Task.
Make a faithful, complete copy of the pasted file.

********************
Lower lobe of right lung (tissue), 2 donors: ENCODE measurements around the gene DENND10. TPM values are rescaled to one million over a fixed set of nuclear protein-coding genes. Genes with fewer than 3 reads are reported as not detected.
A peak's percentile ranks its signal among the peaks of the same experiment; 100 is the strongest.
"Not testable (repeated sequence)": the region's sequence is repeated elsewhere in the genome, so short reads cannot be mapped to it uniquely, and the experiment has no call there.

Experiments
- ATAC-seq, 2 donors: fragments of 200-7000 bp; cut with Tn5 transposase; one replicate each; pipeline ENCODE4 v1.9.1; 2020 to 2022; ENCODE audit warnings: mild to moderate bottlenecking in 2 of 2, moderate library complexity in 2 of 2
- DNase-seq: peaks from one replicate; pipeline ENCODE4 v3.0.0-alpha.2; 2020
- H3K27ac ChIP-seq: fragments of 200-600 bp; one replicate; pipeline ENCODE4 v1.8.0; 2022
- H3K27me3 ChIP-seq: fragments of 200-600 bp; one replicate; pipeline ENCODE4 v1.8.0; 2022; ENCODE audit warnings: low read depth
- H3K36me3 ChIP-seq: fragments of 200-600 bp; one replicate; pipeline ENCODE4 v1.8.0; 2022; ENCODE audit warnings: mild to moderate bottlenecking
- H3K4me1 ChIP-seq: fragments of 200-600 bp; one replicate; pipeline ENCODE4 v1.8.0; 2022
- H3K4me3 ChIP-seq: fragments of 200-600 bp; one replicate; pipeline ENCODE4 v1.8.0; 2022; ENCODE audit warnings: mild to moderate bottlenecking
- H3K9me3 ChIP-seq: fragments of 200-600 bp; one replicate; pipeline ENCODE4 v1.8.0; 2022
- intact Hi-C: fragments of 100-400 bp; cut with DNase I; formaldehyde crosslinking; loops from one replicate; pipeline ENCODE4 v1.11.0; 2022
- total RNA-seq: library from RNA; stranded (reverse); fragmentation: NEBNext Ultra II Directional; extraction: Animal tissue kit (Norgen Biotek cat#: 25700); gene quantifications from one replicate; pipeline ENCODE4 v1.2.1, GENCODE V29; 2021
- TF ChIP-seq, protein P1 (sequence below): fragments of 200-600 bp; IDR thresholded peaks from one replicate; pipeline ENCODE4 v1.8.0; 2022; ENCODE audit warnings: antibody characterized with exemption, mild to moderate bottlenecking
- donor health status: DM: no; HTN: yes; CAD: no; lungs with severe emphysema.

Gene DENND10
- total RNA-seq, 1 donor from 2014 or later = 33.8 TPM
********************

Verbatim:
Lower lobe of right lung (tissue), 2 donors: ENCODE measurements around the gene DENND10. TPM values are rescaled to one million over a fixed set of nuclear protein-coding genes. Genes with fewer than 3 reads are reported as not detected.
A peak's percentile ranks its signal among the peaks of the same experiment; 100 is the strongest.
"Not testable (repeated sequence)": the region's sequence is repeated elsewhere in the genome, so short reads cannot be mapped to it uniquely, and the experiment has no call there.

Experiments
- ATAC-seq, 2 donors: fragments of 200-7000 bp; cut with Tn5 transposase; one replicate each; pipeline ENCODE4 v1.9.1; 2020 to 2022; ENCODE audit warnings: mild to moderate bottlenecking in 2 of 2, moderate library complexity in 2 of 2
- DNase-seq: peaks from one replicate; pipeline ENCODE4 v3.0.0-alpha.2; 2020
- H3K27ac ChIP-seq: fragments of 200-600 bp; one replicate; pipeline ENCODE4 v1.8.0; 2022
- H3K27me3 ChIP-seq: fragments of 200-600 bp; one replicate; pipeline ENCODE4 v1.8.0; 2022; ENCODE audit warnings: low read depth
- H3K36me3 ChIP-seq: fragments of 200-600 bp; one replicate; pipeline ENCODE4 v1.8.0; 2022; ENCODE audit warnings: mild to moderate bottlenecking
- H3K4me1 ChIP-seq: fragments of 200-600 bp; one replicate; pipeline ENCODE4 v1.8.0; 2022
- H3K4me3 ChIP-seq: fragments of 200-600 bp; one replicate; pipeline ENCODE4 v1.8.0; 2022; ENCODE audit warnings: mild to moderate bottlenecking
- H3K9me3 ChIP-seq: fragments of 200-600 bp; one replicate; pipeline ENCODE4 v1.8.0; 2022
- intact Hi-C: fragments of 100-400 bp; cut with DNase I; formaldehyde crosslinking; loops from one replicate; pipeline ENCODE4 v1.11.0; 2022
- total RNA-seq: library from RNA; stranded (reverse); fragmentation: NEBNext Ultra II Directional; extraction: Animal tissue kit (Norgen Biotek cat#: 25700); gene quantifications from one replicate; pipeline ENCODE4 v1.2.1, GENCODE V29; 2021
- TF ChIP-seq, protein P1 (sequence below): fragments of 200-600 bp; IDR thresholded peaks from one replicate; pipeline ENCODE4 v1.8.0; 2022; ENCODE audit warnings: antibody characterized with exemption, mild to moderate bottlenecking
- donor health status: DM: no; HTN: yes; CAD: no; lungs with severe emphysema.

Gene DENND10
- total RNA-seq, 1 donor from 2014 or later = 33.8 TPM